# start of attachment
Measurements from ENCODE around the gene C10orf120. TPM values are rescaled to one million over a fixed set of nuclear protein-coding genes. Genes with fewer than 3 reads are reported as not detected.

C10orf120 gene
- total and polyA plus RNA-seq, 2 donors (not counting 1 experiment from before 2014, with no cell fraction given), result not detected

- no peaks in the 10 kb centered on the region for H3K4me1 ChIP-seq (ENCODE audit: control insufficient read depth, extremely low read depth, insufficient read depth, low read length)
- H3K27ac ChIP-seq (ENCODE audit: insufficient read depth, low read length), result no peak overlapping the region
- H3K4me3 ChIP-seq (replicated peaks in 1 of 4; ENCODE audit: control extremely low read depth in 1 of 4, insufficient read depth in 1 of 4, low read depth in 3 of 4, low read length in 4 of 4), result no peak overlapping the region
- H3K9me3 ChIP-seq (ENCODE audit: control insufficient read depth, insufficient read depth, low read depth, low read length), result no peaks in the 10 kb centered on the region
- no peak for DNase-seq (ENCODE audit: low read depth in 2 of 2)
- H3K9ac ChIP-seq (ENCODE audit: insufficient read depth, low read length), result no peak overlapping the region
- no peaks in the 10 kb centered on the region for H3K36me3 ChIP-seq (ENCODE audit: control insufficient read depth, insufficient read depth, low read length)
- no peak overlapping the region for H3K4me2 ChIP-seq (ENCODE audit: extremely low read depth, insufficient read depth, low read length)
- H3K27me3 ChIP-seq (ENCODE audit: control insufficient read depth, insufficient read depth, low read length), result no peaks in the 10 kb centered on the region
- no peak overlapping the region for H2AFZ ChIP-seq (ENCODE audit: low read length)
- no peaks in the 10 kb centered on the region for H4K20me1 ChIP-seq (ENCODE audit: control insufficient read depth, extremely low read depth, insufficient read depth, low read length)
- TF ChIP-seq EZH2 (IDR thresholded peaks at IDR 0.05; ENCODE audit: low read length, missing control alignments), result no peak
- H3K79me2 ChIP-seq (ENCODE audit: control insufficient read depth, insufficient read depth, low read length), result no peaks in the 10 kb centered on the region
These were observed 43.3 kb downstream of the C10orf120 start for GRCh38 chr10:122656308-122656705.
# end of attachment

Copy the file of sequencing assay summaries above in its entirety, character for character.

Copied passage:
Measurements from ENCODE around the gene C10orf120. TPM values are rescaled to one million over a fixed set of nuclear protein-coding genes. Genes with fewer than 3 reads are reported as not detected.

C10orf120 gene
- total and polyA plus RNA-seq, 2 donors (not counting 1 experiment from before 2014, with no cell fraction given), result not detected

- no peaks in the 10 kb centered on the region for H3K4me1 ChIP-seq (ENCODE audit: control insufficient read depth, extremely low read depth, insufficient read depth, low read length)
- H3K27ac ChIP-seq (ENCODE audit: insufficient read depth, low read length), result no peak overlapping the region
- H3K4me3 ChIP-seq (replicated peaks in 1 of 4; ENCODE audit: control extremely low read depth in 1 of 4, insufficient read depth in 1 of 4, low read depth in 3 of 4, low read length in 4 of 4), result no peak overlapping the region
- H3K9me3 ChIP-seq (ENCODE audit: control insufficient read depth, insufficient read depth, low read depth, low read length), result no peaks in the 10 kb centered on the region
- no peak for DNase-seq (ENCODE audit: low read depth in 2 of 2)
- H3K9ac ChIP-seq (ENCODE audit: insufficient read depth, low read length), result no peak overlapping the region
- no peaks in the 10 kb centered on the region for H3K36me3 ChIP-seq (ENCODE audit: control insufficient read depth, insufficient read depth, low read length)
- no peak overlapping the region for H3K4me2 ChIP-seq (ENCODE audit: extremely low read depth, insufficient read depth, low read length)
- H3K27me3 ChIP-seq (ENCODE audit: control insufficient read depth, insufficient read depth, low read length), result no peaks in the 10 kb centered on the region
- no peak overlapping the region for H2AFZ ChIP-seq (ENCODE audit: low read length)
- no peaks in the 10 kb centered on the region for H4K20me1 ChIP-seq (ENCODE audit: control insufficient read depth, extremely low read depth, insufficient read depth, low read length)
- TF ChIP-seq EZH2 (IDR thresholded peaks at IDR 0.05; ENCODE audit: low read length, missing control alignments), result no peak
- H3K79me2 ChIP-seq (ENCODE audit: control insufficient read depth, insufficient read depth, low read length), result no peaks in the 10 kb centered on the region
These were observed 43.3 kb downstream of the C10orf120 start for GRCh38 chr10:122656308-122656705.